Beating the Bloat

You step on the scale and see that you’re up 3-5 pounds since the day before. “How did this happen??” you ask yourself, as you recall the pasta dinner you ate the night before and wonder how many miles on the treadmill you’ll have to log in order to drop the pounds. Is bloat to blame?

Before you lose your positive outlook and goal-getter attitude, it’s important to understand the “why” behind this temporary weight gain. It will be a relief to know you didn’t necessarily gain five pounds of fat overnight. The reasons for this increase can include a number of things, such as the following.


A salty meal may cause your body to store excess water, leading to water retention and bloating. Too much sodium in your blood can affect your kidney’s ability to pull out water, since it needs to remain in the blood to dilute the sodium.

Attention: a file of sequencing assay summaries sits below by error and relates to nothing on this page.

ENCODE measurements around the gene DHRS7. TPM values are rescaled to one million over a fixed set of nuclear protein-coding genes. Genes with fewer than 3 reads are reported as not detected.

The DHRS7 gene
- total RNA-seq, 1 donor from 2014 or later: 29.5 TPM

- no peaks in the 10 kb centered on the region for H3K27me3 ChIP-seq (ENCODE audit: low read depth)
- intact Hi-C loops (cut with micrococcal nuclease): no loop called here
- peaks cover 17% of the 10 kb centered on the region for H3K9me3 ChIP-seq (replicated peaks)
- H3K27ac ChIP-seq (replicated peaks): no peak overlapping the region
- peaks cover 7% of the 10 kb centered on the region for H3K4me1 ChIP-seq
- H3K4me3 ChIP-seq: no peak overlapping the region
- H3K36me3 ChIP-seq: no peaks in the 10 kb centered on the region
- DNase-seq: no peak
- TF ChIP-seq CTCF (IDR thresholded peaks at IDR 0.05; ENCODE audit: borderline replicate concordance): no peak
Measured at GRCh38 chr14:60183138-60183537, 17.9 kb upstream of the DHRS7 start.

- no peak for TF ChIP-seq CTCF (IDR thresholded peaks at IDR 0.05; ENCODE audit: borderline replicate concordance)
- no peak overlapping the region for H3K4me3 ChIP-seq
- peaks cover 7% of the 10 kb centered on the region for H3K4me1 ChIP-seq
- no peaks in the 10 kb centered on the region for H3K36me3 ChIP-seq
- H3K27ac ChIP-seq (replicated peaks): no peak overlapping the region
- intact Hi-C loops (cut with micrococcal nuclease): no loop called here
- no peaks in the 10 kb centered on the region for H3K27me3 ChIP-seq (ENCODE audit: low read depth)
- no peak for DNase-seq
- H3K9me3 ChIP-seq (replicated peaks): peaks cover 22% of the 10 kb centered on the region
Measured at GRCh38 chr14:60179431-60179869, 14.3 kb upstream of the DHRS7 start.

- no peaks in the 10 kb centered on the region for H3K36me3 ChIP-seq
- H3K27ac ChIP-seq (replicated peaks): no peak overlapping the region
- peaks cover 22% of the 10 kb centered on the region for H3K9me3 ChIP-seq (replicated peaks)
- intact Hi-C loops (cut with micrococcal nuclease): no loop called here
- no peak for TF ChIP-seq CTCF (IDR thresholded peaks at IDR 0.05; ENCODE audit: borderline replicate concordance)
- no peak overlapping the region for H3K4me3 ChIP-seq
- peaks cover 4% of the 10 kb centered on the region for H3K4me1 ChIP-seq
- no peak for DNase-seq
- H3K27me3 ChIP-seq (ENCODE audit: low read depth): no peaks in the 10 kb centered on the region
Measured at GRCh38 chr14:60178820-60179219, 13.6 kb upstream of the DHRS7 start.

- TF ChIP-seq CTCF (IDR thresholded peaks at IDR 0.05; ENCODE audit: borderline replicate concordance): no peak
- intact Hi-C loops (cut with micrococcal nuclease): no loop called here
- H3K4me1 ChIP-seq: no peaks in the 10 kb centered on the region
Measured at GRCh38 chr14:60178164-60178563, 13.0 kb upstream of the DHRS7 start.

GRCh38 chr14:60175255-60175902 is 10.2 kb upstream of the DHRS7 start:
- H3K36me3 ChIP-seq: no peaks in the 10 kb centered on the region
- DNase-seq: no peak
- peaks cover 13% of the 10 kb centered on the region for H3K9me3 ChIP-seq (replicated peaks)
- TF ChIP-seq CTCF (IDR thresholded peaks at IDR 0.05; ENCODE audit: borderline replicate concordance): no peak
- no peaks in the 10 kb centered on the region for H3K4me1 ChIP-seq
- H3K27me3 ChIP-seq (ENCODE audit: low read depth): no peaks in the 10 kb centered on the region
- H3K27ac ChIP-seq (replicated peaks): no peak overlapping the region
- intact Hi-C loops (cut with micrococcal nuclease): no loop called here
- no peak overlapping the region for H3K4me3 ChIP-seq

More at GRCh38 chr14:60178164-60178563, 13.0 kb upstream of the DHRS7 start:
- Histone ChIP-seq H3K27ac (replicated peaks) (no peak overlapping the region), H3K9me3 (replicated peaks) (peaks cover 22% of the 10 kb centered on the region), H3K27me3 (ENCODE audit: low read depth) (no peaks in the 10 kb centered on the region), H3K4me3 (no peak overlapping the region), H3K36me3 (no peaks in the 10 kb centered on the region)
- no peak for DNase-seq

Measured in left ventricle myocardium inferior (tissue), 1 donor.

When you consume carbs, approximately 2-3g of water is retained for every 1g of carbohydrate, in the form of glycogen. Glycogen is stored in the liver and muscles before it is converted to the energy you use. The more you store, the more water you retain in the process.


When your body is water-deprived, it will work to overcome this imbalance by holding on to excess water. Inevitably, this leads to bloating and water retention. Learn ways to identify imbalances and prevent dehydration before it begins using these tips.

How to overcome the bloat

Contrary to what you may be thinking, the solution is to drink more water. By hydrating with the recommended amount of 30 to 40 milliliters of water for every kilogram of body weight, you can reduce the likelihood of water retention. Additionally, exercise can help to relieve gas and move stool. One of my Do Anywhere Workout routines can help improve digestion and overcome the bloat.